If you watch, you will see a number of articles popping up dealing with some version of this issue: “does a great leader have to be something of a jerk?”
Over time, such articles usually referred to Steve Jobs, and these days Elon Musk are creeping into the conversation. And both of these leaders had pretty high JQs (Jerk Quotients).
But, I think it is a pretty big mistake to even have this conversation. It is certainly a dumb idea to say “since Steve Jobs was something of a jerk, then I will be more of a jerk, and thus, maybe more successful.” In my opinion, it doesn’t quite work that way. I think Steve Jobs, and maybe Elon Musk, were just superior leaders, who also happened to have high JQs.
In other words, maybe being a jerk, or not being a jerk, has little to do with actual success.
Yes…, not being a jerk has plenty to do with building a workplace that people want to be a part of. (Although, truth be told, the people who “survived” Steve Jobs, and the people who “survive” Elon Musk, seem to be pretty loyal. They generally believe that they got more accomplished than they could have/would have, because of the unswerving focus of these leaders).
I think that leaders who succeed have qualities unrelated to the JQ spectrum. Mainly, they have an uncanny ability to sense what people really want/need, and then they have the equally uncanny ability to marshal teams and resources to turn that into reality.
Let’s put it this way: there are some jerks who are great leaders, and plenty of jerks who are not at all much of a leader. And, there are some really “nice” – i.e., high EQ) people who do not lead very well, and a few who do.
In other words, great leaders are rare, regardless of their EQ and JQ.
But, let’s pretend that you would like to be successful, while lowering your JQ. In other words, let’s imagine that you want to be a good leader, a successful leader, and not much of a jerk. (A worthy goal, in my opinion). Here’s a little help from the book Ego vs. EQ: How Top Leaders Beat 8 Ego Traps with Emotional Intelligence by Jen Shirkani.
First, a key quote/excerpt from this book — part of Ego Trap 1 (see below):
It’s easy to end up at the top of your organization with certain blind spots that fewer and fewer people are willing to call to your attention….
Maybe people have tried to give you feedback, only to see you ultimately ignore it. So they stop. (emphasis added).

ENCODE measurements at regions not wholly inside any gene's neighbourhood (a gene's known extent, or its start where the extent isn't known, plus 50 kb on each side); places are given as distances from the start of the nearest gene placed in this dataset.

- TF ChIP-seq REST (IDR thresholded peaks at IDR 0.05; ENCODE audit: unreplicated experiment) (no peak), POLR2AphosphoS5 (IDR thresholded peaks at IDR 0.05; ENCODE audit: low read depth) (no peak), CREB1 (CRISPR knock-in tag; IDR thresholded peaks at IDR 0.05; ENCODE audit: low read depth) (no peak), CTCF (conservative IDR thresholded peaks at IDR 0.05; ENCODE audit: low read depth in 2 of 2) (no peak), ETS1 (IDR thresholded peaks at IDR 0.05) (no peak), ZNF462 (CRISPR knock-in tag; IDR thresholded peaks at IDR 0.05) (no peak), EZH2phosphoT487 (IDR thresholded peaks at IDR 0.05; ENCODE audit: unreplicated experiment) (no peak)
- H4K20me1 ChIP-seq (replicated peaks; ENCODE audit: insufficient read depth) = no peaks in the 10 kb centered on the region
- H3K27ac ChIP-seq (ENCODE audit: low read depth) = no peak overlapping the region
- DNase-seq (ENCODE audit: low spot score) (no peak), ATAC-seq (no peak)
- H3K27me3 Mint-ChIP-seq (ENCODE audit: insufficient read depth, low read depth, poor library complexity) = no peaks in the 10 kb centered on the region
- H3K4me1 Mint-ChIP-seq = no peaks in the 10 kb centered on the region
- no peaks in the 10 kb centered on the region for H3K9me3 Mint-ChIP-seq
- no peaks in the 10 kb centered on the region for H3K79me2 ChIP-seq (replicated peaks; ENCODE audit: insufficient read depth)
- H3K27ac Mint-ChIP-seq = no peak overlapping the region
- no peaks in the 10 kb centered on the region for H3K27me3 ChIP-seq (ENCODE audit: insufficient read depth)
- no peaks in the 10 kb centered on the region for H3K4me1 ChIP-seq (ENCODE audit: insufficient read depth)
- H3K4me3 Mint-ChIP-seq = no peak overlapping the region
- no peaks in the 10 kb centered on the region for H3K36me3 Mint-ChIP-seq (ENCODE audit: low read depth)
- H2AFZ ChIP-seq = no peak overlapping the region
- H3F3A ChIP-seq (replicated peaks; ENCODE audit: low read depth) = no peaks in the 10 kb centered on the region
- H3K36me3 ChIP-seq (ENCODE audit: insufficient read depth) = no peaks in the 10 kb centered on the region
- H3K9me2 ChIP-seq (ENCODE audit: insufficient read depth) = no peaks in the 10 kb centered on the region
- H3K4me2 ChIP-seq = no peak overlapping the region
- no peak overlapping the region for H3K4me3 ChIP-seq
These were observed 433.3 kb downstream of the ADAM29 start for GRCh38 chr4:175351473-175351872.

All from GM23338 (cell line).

“Blind spots that fewer people are willing to call to your attention.”
That’s a nice way to say that:
you do have blind spots
nobody is willing to call you on them
you are unwilling to let anyone call you on them.
In other words, you are not just blind regarding your own blind spots, you are also deaf when it comes to listening to correctives. In other words, you are something of a jerk, and you don’t own up to it; you don’t even listen to anyone willing to tell you about your problem. Thus, guaranteeing a lower EQ, and a higher JQ.
So… whatever else your job is, the closer you get to the top of any hierarchy, the more important it is to put someone (maybe more than one such someone) into your inner circle to tell you the truth. And then, you have to listen to their warnings and correctives, and do something with what they have the courage to tell you. Otherwise, your JQ goes up while your EQ goes down.
Here are all 8 Ego Traps from the book Ego vs. EQ. You might want to read them carefully; they set quite a challenging agenda for the leader. And then read the book for a deeper dive into these 8 ego traps. Here they are:
Ego Trap 1: Ignoring feedback you don’t like
Ego Trap 2: Believing your technical skills trump your leadership skills
Ego Trap 3: Surrounding yourself with more of you
Ego Trap 4: Not letting go of control
Ego Trap 5: Being blind to your downstream impact
Ego Trap 6: Underestimating how much you are being watched
Ego Trap 7: Losing touch with the frontline experience
Ego Trap 8: Relapsing back to your old ways
But, as with most genuine challenges, it always starts with Step One: “Hello, my name is ____, and I admit…”